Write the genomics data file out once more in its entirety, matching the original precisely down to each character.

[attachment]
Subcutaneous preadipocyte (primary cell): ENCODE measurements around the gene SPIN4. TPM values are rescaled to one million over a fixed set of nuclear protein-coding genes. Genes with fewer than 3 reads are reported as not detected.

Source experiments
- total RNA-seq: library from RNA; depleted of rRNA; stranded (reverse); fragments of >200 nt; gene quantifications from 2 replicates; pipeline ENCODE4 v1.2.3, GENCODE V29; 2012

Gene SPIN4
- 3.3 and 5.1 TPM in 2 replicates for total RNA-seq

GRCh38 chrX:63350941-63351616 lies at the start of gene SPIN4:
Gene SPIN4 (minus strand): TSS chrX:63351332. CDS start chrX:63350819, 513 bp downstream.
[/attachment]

Subcutaneous preadipocyte (primary cell): ENCODE measurements around the gene SPIN4. TPM values are rescaled to one million over a fixed set of nuclear protein-coding genes. Genes with fewer than 3 reads are reported as not detected.

Source experiments
- total RNA-seq: library from RNA; depleted of rRNA; stranded (reverse); fragments of >200 nt; gene quantifications from 2 replicates; pipeline ENCODE4 v1.2.3, GENCODE V29; 2012

Gene SPIN4
- 3.3 and 5.1 TPM in 2 replicates for total RNA-seq

GRCh38 chrX:63350941-63351616 lies at the start of gene SPIN4:
Gene SPIN4 (minus strand): TSS chrX:63351332. CDS start chrX:63350819, 513 bp downstream.